Authentic Communication & Respectable Leadership
What an honor to contribute leadership thoughts to be shared within our Leadership Tallahassee community. I am super grateful to Barbara Boone, the LT team and the LT experience over the years – their efforts make our community better in so many ways. To say being a part of LT24 made a huge difference in my life would be an understatement. In the ten plus years since class 24/7 graduated, I have grown and have learned lessons when it comes to authentic communication and respectable leadership (with more to learn, for sure).
With today’s technology and the unfettered access to information day and night, education centered on communication and leadership is only a click away. Personally, I value the exercise of both within a relationship building philosophy with individuals and teams. For me, it’s the day-to-day interactions where we give the benefit of the doubt, where we try our best with good intentions, where we commit to ethics and integrity, and where we don’t solely focus on who wins or loses or makes mistakes.
Want to maintain credibility as a leader? Are you consistently providing an open channel for engagement, communication and input for all members of your team? Do your team members know exactly where they stand in regard to their performance or your expectations?
Being authentic in communication isn’t always the easy thing to do – of course, nothing in leadership is for that matter. Over the years of working around LT classmates, I’ve gathered some helpful advice. First, saying what needs to be said is necessary and time and place are significant considerations before doing so. No matter how bad it needs to be said, there is no excuse for plain old meanness or inappropriateness. Second, whether you are a peer on an executive team or staff, everyone deserves to be heard and to be responded to – otherwise, we are telling them they are not valued. Responsiveness and common courtesy should be a constant from leadership, as well as consistent messaging and clear direction.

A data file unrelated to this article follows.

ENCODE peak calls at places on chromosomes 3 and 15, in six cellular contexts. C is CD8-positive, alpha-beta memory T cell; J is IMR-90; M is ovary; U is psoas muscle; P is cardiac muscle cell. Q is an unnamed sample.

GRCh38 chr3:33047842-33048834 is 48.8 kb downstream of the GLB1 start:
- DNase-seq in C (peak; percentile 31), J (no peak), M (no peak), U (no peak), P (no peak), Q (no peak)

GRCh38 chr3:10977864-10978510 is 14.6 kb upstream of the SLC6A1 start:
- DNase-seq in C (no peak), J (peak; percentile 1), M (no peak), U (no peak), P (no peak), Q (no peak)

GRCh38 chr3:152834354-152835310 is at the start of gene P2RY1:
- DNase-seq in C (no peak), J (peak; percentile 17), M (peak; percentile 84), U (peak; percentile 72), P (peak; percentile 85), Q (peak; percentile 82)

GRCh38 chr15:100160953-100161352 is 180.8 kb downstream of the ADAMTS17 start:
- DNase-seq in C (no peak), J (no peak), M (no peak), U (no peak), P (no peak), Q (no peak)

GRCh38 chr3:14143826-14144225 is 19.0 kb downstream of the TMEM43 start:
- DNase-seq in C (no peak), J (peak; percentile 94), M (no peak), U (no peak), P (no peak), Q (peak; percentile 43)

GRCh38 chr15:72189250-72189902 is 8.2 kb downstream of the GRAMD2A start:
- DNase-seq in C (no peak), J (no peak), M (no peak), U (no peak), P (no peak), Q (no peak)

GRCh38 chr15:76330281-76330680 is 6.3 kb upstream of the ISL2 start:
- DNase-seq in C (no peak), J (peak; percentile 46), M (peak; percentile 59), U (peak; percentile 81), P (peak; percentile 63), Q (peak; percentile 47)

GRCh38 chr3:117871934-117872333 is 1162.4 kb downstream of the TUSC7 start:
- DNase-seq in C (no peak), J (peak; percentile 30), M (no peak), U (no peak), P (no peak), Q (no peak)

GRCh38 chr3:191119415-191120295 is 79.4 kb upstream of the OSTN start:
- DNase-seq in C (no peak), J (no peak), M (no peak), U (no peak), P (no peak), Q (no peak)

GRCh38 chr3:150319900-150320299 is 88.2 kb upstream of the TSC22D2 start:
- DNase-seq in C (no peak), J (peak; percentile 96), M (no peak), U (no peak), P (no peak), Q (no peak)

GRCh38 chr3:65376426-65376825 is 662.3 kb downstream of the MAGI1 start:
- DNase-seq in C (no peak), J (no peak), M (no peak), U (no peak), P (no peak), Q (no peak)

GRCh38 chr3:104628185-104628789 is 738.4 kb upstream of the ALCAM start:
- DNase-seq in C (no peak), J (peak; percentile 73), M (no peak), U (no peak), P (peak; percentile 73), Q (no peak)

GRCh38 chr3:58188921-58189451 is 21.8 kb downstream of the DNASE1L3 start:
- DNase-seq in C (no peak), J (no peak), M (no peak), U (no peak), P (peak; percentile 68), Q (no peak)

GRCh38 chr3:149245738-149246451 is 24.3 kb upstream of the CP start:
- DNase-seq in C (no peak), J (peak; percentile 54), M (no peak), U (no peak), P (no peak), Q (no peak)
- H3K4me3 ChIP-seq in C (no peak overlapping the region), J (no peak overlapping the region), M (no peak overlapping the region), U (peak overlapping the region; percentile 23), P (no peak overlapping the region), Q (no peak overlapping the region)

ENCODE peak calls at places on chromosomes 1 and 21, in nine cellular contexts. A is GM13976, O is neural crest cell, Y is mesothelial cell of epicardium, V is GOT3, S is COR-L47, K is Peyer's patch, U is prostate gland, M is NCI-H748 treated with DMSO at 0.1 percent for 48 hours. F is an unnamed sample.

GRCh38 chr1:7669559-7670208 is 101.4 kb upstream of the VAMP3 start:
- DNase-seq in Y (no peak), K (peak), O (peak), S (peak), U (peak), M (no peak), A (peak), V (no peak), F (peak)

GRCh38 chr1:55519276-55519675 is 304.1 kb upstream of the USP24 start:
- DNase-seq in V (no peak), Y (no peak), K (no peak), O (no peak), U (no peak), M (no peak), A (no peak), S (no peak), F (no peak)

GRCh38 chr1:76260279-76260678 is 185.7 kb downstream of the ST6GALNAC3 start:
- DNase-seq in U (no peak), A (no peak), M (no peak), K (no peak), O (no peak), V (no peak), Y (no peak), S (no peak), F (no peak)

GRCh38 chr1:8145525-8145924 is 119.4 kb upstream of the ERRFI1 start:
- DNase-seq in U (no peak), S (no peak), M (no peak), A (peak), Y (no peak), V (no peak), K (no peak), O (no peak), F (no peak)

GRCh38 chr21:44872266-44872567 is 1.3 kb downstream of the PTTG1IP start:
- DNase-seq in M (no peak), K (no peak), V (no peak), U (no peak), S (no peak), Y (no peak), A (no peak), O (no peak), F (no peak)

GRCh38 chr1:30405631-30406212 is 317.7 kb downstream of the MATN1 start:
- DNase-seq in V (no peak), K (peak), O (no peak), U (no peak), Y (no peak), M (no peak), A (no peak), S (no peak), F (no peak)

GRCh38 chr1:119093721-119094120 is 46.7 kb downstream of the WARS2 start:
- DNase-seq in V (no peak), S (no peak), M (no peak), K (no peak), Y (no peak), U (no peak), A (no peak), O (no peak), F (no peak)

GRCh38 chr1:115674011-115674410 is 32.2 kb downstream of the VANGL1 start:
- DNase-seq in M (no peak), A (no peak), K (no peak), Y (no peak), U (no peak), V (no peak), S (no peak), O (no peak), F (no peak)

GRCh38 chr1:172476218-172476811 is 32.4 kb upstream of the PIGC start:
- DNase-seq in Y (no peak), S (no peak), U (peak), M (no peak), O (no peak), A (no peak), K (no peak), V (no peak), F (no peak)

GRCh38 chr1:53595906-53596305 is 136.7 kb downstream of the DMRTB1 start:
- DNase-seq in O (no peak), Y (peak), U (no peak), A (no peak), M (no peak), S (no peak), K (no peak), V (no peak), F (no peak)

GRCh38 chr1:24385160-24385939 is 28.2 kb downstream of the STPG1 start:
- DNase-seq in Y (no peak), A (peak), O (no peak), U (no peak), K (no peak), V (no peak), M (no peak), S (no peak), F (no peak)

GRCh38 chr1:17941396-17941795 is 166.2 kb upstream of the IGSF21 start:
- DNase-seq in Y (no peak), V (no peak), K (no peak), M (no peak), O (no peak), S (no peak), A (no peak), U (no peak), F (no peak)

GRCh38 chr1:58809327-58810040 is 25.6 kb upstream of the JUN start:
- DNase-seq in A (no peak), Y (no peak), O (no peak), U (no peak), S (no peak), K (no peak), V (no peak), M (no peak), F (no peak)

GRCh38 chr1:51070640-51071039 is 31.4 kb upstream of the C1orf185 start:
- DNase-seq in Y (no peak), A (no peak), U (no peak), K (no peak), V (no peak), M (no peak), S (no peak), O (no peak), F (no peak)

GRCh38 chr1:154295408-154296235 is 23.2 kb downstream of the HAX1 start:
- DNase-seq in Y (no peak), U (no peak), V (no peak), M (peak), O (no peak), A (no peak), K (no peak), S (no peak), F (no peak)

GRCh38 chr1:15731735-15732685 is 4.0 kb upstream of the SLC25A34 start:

Professional growth can happen via direct, honest – and critical – conversations, but what will talking around corners do? How will someone improve/change their behavior if they are not aware of their expectations, wrongdoings, misperceptions, or misunderstandings? Build bridges and develop trust by utilizing authentic communication rather than feeding deceit and poisoning team chemistry.
Professional growth can also take place via sincere and meaningful recognition – sure, texts, emails, eCards, and social media posts are convenient avenues of complimenting a team member, but face-to-face delivery greatly benefits both parties involved. In those moments, expressing verbal respect as a means of recognition to teammates creates strong bonds and lasting relationships.
It may seem over simplified, but I firmly believe we all know respectable leadership when we see it and the same goes for the opposite, unfortunately. Education on leadership is vast – from quotes to books to podcasts to consultants – and all varieties can make a difference in leadership abilities, but nothing takes the place of leading by example. You can post all the quotes, read all the books and listen to all the podcasts you want, but it comes down to earning leadership respect in all that you say and do – those two things can’t run opposite of one another. Being alongside LT classmates for years has afforded me great education!
Taking blame and giving credit, defending and supporting your team, inspiring and challenging others, and displaying principled and ethical behaviors – someone is always watching my friends and they do judge, let’s not kid ourselves. Maintaining respect and credibility as a leader is difficult if you are not willing to do the right thing and to hold others accountable, even if it means losing your seat on the bus. Remember, respect in leadership can take years to acquire, but only moments to lose.
Identifying as a “player’s coach” leader, I have tried to provide clarity in expectations, to build accountability with structure and process, to identify boundaries, and to deliver consequences when necessary. Simultaneously, success required not asking others to do something I wasn’t willing to do myself and taking time to get to know my team members. It’s a fact, the more you show people you care about them, the more they will do with you. Always support those you know are giving it their very best in effort, attitude and gratitude and do your best to temper the charismatic cheerleading role with a bit of humility – there can be a fine line between your intent of exuding confidence or the perception of arrogance.
Being a part of the Leadership Tallahassee community continues to make a difference in my life. Volunteering on committees, attending special events, and learning at workshops brings knowledge, relationships, and opportunities for growth in communication and leadership. Being authentic and being respectable in both requires constant improvement and grace. Where would we be without LT’s commitment to our leadership excellence?